Unit 8.1

Clauses of Purpose


A clause of purpose is a clause expressing purpose and reason linked to the principal through expressions of purpose.


There are two structures for the clauses of purpose, they differ in the order of words but not in the meaning.

The structure is:
Clause 1 + Purpose expression + Clause2;
Purpose expression + Clause + (,) + Clause

The most commonly used expressions of purpose are: in order to, so as to, so that, to

  • We place in order to and to between two clauses or at the beginning of the clauses.
  • We place so as to and so that can only be placed between two clauses.


  • I am learning to drive in order to be more independent.
  • In order to avoid an accident, we had to stop.
  • I am going to Africa to go on a safari.
  • To learn how to ride a bike, he is going to take lessons.
  • I bought a tent so as to go camping.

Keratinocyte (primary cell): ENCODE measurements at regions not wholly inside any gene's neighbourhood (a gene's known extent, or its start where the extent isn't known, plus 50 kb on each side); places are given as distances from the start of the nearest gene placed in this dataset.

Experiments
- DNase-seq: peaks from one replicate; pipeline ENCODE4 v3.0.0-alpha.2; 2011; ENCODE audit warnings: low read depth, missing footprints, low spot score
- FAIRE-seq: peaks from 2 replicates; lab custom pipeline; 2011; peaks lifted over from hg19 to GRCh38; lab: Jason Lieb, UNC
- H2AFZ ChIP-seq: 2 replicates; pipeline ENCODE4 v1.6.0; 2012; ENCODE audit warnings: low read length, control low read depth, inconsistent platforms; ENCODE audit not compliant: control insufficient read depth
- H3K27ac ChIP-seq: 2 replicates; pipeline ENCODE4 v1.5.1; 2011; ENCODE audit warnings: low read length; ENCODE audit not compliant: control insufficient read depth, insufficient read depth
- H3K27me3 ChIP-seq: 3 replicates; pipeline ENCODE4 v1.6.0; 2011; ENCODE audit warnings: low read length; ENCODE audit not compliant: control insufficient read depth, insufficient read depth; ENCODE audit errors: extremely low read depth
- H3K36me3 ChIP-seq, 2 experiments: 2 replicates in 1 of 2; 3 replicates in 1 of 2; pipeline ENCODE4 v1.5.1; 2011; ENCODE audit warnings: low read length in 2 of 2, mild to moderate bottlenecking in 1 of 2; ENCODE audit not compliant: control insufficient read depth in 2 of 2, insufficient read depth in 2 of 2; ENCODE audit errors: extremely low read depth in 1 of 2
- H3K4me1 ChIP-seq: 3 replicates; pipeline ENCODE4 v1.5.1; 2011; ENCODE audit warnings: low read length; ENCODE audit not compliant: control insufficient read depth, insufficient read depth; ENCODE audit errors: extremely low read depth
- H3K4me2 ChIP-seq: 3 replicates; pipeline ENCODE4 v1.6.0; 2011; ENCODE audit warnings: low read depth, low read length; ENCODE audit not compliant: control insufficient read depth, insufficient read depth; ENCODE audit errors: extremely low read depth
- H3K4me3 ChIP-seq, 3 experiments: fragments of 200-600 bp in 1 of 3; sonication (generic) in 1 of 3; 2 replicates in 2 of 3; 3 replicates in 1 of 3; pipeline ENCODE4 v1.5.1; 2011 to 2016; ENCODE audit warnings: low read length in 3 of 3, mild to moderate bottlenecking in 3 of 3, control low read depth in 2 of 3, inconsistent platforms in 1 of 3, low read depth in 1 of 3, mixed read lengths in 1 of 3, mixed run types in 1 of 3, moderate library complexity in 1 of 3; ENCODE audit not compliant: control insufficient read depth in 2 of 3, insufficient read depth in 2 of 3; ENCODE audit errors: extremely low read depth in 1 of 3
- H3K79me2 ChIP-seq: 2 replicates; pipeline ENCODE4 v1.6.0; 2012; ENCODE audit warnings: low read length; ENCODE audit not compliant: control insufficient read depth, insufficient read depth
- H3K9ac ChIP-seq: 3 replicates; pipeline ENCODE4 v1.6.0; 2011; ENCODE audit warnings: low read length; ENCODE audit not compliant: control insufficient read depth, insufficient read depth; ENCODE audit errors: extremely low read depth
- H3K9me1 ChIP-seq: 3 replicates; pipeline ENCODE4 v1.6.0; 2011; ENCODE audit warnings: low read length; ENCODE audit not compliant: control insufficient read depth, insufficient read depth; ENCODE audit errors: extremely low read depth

• I worked hard so as to succeed.
  • Let’s make plans together so that we can travel as a family.
  • They talked to him so that he could know the truth. 


We use in order to, so as to, so that, to … to introduce the purpose of the sentence. In this way we can understand the reason behind the other sentence.


We use expressions of purpose to express the reason why something exists, is done or used. A sentence containing these expressions is usually composed by two clauses linked by the expressions of purpose.

The structure is: a clause followed by a purpose expression and another clause (we do not use a comma here). We can also start with a purpose expression followed by a clause, a comma and another clause.

The most commonly used expressions of purpose are: in order to, so as to, so that, to

For example:
— “I have to study in order to be successful.” = I need to study because I want to be successful.
— “To become rich, my dad worked too hard.” = The reason why my dad worked hard was that he wanted to be rich.

Let’s revise this content within the {Form} section. Take a look at the {Example} section that shows its use within a context.